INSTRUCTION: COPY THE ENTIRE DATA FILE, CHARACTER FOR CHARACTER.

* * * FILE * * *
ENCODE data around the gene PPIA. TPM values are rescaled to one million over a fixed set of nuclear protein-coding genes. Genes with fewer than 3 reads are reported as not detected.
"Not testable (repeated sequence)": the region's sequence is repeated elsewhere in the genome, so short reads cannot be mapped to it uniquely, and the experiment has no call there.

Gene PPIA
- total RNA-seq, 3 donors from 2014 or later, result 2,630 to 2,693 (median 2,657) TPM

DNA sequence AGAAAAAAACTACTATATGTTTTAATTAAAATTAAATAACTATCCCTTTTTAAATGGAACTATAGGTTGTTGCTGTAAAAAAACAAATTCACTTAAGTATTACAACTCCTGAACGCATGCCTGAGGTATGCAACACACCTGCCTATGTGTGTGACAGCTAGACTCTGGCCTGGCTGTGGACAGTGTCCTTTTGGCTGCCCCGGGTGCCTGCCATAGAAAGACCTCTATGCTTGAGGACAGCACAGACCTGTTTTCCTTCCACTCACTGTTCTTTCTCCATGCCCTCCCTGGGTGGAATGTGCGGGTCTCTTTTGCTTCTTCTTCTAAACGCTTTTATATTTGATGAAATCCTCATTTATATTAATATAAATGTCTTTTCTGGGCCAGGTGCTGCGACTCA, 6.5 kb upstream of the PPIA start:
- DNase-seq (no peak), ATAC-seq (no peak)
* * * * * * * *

ENCODE data around the gene PPIA. TPM values are rescaled to one million over a fixed set of nuclear protein-coding genes. Genes with fewer than 3 reads are reported as not detected.
"Not testable (repeated sequence)": the region's sequence is repeated elsewhere in the genome, so short reads cannot be mapped to it uniquely, and the experiment has no call there.

Gene PPIA
- total RNA-seq, 3 donors from 2014 or later, result 2,630 to 2,693 (median 2,657) TPM

DNA sequence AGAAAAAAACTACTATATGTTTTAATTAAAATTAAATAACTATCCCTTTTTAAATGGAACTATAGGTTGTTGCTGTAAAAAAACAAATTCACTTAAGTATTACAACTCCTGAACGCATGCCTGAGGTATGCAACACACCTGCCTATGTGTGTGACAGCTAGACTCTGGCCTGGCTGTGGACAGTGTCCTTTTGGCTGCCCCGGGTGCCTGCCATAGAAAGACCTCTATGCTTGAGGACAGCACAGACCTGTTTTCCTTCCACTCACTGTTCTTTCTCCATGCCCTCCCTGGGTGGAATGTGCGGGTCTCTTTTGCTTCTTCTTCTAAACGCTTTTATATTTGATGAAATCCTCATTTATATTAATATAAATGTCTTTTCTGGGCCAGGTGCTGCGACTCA, 6.5 kb upstream of the PPIA start:
- DNase-seq (no peak), ATAC-seq (no peak)